M.L.: Considering the price of the dollar on the black market, those sums were unbelievable.

M.G.: Those large sums went through my mouth, but they did not impress me at all.

M.L.: How was the auction financed?

M.G.: At first all the costs were covered by Animex. In the early 90s privatizations were begun. There was also a lot of talk about the privatization of Animex. That’s when I began shifting things to make the auction pay for itself, at least partially. We searched for sponsors, sold VIP cards for small prices in order to have a reimbursement of costs. We managed to do this – the more politicians and media were interested in us, the more sponsors. The more sponsors, the better the setting and more people wanting to show themselves there. My last auctions – 1999, 2000 – paid for themselves, meaning that the cost of the organization and promotion were covered by sponsorship money.

M.L.: In those times you were already doing your “own thing”.

M.G.: I left Animex with the entire team in 1992. We established a company under the name of Polish Prestige with the aim of organizing the auction at one point in the future. For several years Animex organized the sale without our participation and the aggregate began to decline greatly. In 1995 the sale outcome was only 370 thousand dollars. That’s when the breeders protested and demanded Grzybowski back. In 1996 we signed an agreement with the studs for the organizing of the sale. We didn’t have a lot of time, because the agreement was signed in March, but we knew how to do it and we had friends in the world. The agreement contained 10 points and filled one page. Already during the first auction we doubled the aggregate. Each next year was better and better. The costs of the auction were divided according to the profits. The stud that made the most money took on the majority of the costs. We worked for a commission, which amounted to 11% and participated in 11% of the costs. This was pretty fair and no one had any resentments. But we had to give up the tent. The auctions began taking place in the same spot as the National Show, on grass, under clear skies. There were two years when we were soaked wet.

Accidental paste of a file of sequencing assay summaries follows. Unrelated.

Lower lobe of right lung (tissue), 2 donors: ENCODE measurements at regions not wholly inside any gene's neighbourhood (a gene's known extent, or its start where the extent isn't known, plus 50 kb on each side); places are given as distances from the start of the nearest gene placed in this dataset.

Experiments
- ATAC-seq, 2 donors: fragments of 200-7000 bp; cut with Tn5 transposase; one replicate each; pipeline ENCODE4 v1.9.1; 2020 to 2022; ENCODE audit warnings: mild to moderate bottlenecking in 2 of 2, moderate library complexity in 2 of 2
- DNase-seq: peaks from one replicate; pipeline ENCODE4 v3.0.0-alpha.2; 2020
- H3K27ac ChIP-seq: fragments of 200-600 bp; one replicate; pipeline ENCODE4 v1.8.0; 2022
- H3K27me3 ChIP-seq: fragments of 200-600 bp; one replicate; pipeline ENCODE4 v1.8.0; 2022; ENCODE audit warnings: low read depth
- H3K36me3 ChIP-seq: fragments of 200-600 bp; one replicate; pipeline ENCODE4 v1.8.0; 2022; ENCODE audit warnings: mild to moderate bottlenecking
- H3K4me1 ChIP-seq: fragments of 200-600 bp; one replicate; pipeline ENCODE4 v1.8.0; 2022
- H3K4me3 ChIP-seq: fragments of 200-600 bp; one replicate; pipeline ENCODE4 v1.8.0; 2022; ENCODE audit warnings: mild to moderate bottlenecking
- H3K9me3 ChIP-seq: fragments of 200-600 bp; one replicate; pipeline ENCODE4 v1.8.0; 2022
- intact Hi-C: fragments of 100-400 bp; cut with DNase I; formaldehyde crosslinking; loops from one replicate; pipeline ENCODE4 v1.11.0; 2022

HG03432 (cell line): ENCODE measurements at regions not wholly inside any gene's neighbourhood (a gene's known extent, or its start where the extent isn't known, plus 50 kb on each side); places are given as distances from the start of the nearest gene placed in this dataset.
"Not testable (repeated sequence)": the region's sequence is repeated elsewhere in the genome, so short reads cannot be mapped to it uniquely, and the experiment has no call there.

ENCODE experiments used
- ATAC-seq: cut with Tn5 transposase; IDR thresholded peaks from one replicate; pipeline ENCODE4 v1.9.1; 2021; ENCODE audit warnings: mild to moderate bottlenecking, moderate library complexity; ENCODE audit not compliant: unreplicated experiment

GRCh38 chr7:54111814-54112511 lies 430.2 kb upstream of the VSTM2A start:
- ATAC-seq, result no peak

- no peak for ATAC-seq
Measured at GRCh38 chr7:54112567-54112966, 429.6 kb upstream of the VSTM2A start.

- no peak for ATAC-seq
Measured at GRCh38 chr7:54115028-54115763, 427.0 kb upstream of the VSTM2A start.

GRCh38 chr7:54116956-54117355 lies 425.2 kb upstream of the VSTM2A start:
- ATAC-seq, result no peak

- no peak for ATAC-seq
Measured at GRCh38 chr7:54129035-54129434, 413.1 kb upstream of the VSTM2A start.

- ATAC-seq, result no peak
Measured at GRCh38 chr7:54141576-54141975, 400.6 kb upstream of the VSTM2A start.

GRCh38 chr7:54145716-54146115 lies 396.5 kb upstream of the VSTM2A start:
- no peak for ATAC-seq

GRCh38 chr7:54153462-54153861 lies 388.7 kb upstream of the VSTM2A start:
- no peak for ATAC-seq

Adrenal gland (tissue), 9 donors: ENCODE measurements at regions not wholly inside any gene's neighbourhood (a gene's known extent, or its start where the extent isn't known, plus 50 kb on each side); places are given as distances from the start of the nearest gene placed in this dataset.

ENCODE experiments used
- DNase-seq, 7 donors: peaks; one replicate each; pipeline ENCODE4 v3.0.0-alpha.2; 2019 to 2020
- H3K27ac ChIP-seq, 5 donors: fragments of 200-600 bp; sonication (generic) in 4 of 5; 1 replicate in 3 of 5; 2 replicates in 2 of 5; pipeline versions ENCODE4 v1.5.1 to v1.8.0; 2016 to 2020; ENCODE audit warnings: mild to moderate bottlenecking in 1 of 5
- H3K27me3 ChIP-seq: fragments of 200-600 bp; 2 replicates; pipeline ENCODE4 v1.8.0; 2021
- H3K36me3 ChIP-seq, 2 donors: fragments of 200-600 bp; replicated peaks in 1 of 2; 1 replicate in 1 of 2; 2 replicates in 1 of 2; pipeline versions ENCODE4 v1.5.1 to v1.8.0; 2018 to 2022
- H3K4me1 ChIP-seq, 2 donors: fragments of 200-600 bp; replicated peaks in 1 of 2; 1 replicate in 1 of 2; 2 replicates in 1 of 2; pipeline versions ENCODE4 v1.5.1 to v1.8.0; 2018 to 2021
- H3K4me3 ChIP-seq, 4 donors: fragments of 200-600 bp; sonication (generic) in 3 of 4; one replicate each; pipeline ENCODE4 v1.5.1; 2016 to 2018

M.L.: Your parting with Animex was rather turbulent?

M.G.: I tried to persuade the management to exclude the Horse Department from being privatized. I was the head of that department since the Solidarity period, after which I was quickly promoted because I was suddenly politically correct. But that didn’t happen and I established the company “Polish Prestige”, giving it the name of the Janów auction. I figured that I have the moral right to do so, because the name was my idea. I was also afraid that after my leave someone might go on to usurp that name. Until this day it is a recognizable brand. There was later a dispute about the rights to the name, but in the end we signed an agreement. However as a result of my departure part of the promotional materials were left in Animex. A film was found many years later, made by the American team of Arabian Horse Video Magazine, with my participation as a co-author and co-producer. I almost forgot that such a film ever existed! Many promotional campaigns were done together with our American friends. There was a good film created before the Polish Ovation Sale, which has been lost in Poland. It was shown once in Polish television, but there is no trace of this copy today.